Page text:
The "paranoid, aggressive impulse, which has manifested itself before in Russian history, to view the emergence of free and independent democratic neighbors'' not as a source of security but as a source of threat, has re-emerged, she said. Rice rejected suggestions that the West provoked Russia by pledging in April that Georgia and Ukraine would ultimately be admitted to NATO. Russia's behavior "cannot be blamed on NATO enlargement,'' she said. NATO has transformed itself from a Cold War alliance in a divided Europe to "a means for nurturing the growth of a Europe whole, free and at peace, and for confronting dangers, like terrorism, that also threaten Russia,'' she said. Russia's invasion followed a Georgian attack on the Russia- backed breakaway region of South Ossetia. The government in Moscow said last week it will boost defense spending by 26 percent to a post-Soviet record 1.28 trillion rubles ($50 billion). Funding will be directed toward its Topol intercontinental ballistic missile program, upgrading nuclear-weapons-equipped Tu-160 bombers and completing the Borei-class submarine Yuriy Dolgoruky, said Andrei Frolov, a defense specialist at the Moscow-based Center for the Analysis of Strategies and Technologies. Russia says the U.S. anti-missile shield, comprising a radar installation in the Czech Republic and interceptors in Poland, is designed to undermine its nuclear deterrent. The North Atlantic Treaty Organization expanded to Russia's borders when the former Soviet republics of Estonia and Latvia joined the alliance in 2004. Past tests of the Bulava, designed for a new generation of nuclear submarines, have had mixed success, with three failing in 2006 and one in 2005.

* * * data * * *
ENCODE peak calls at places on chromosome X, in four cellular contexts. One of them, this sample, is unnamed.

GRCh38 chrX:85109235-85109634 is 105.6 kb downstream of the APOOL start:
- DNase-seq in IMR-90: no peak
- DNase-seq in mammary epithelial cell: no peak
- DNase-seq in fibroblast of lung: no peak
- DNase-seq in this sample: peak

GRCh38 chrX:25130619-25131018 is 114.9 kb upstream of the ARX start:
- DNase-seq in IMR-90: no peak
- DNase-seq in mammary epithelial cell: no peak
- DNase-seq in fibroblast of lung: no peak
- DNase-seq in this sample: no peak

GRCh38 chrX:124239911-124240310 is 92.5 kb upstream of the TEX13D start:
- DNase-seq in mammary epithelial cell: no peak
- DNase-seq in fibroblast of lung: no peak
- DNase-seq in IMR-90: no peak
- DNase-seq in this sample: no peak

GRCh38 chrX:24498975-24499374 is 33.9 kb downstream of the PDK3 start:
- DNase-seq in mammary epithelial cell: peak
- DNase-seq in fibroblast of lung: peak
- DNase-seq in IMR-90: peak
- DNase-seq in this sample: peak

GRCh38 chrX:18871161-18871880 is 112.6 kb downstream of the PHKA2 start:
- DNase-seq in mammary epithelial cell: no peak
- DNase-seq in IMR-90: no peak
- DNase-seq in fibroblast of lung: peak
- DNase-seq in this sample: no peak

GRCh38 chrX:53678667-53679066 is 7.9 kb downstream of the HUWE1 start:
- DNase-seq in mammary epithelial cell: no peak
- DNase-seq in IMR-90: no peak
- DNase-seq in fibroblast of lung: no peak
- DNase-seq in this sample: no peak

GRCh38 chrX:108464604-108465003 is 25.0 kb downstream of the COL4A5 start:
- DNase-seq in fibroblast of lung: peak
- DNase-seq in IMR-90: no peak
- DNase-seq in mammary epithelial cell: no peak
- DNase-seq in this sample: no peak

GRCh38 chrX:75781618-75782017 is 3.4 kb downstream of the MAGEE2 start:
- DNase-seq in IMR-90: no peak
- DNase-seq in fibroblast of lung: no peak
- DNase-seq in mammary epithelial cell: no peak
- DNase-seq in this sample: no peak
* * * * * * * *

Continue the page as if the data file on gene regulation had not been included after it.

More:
Russia, Cuba to Implement Joint Space Programs
There is every reason to say that Russia has started reasserting its global position. This includes big-time politics and efforts to expand scientific and military-technical cooperation with other countries, including Cuba, the Soviet Union's main Latin American ally. It is hard to overestimate the importance of Latin America, and Cuba in particular, for Russia. Commenting on the results of Security Council Secretary Nikolai Patrushev's August 2008 visit to Cuba, Andrei Klimov, deputy chairman of the foreign affairs committee of the State Duma, said Russia, as a major power, needed to maintain its economic and security presence in Cuba.